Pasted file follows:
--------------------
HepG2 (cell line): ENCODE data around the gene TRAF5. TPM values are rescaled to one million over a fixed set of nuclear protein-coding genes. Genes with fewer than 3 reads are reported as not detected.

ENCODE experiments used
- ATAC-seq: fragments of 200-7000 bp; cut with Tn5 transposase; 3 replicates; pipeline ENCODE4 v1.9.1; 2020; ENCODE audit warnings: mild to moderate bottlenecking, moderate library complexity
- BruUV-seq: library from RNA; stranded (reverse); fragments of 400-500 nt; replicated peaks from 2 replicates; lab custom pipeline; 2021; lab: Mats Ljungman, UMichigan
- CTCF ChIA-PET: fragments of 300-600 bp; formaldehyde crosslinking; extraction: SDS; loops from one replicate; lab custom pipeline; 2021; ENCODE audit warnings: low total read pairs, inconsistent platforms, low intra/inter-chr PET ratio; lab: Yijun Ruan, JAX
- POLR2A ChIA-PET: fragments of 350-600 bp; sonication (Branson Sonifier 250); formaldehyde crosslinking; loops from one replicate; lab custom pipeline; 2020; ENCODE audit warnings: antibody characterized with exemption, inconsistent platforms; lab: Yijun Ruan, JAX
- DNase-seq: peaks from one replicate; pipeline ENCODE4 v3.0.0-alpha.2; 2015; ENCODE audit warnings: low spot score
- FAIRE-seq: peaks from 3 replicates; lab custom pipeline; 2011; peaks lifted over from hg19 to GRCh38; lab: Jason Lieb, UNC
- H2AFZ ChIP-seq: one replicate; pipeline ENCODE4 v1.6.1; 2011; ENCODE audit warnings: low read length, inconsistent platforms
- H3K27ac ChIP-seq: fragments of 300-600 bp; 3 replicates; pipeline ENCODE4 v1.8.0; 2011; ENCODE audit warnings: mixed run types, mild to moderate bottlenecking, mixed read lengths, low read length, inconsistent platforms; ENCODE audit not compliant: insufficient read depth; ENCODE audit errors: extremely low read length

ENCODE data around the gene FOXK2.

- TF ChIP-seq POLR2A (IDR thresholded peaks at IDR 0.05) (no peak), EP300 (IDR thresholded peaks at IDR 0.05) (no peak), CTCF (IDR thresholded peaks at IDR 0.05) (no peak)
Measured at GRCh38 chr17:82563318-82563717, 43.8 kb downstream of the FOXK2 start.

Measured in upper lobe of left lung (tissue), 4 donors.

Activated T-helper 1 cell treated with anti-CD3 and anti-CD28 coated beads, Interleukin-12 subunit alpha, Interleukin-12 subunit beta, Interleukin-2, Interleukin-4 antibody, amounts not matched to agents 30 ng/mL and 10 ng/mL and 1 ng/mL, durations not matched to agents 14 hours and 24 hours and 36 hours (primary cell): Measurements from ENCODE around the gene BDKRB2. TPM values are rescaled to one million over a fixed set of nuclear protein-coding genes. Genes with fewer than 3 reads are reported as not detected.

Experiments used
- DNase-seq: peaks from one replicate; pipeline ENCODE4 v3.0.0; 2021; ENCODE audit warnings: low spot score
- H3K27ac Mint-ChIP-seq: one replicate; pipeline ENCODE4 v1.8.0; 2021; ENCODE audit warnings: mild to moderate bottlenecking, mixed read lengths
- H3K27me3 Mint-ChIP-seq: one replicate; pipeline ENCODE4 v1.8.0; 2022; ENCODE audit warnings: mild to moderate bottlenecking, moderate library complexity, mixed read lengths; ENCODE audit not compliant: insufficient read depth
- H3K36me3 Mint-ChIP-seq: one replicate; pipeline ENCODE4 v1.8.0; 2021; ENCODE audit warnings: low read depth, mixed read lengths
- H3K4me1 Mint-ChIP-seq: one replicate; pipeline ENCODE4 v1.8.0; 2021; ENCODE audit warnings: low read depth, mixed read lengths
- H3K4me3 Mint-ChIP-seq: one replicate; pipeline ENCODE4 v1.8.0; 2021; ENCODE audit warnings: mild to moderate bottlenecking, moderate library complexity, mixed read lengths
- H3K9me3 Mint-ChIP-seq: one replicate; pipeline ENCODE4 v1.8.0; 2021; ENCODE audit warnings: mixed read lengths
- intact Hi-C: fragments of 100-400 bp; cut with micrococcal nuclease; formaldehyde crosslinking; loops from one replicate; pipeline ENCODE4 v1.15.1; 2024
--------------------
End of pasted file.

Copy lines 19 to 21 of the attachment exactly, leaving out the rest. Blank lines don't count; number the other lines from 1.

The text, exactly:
- H3K27me3 Mint-ChIP-seq: one replicate; pipeline ENCODE4 v1.8.0; 2022; ENCODE audit warnings: mild to moderate bottlenecking, moderate library complexity, mixed read lengths; ENCODE audit not compliant: insufficient read depth
- H3K36me3 Mint-ChIP-seq: one replicate; pipeline ENCODE4 v1.8.0; 2021; ENCODE audit warnings: low read depth, mixed read lengths
- H3K4me1 Mint-ChIP-seq: one replicate; pipeline ENCODE4 v1.8.0; 2021; ENCODE audit warnings: low read depth, mixed read lengths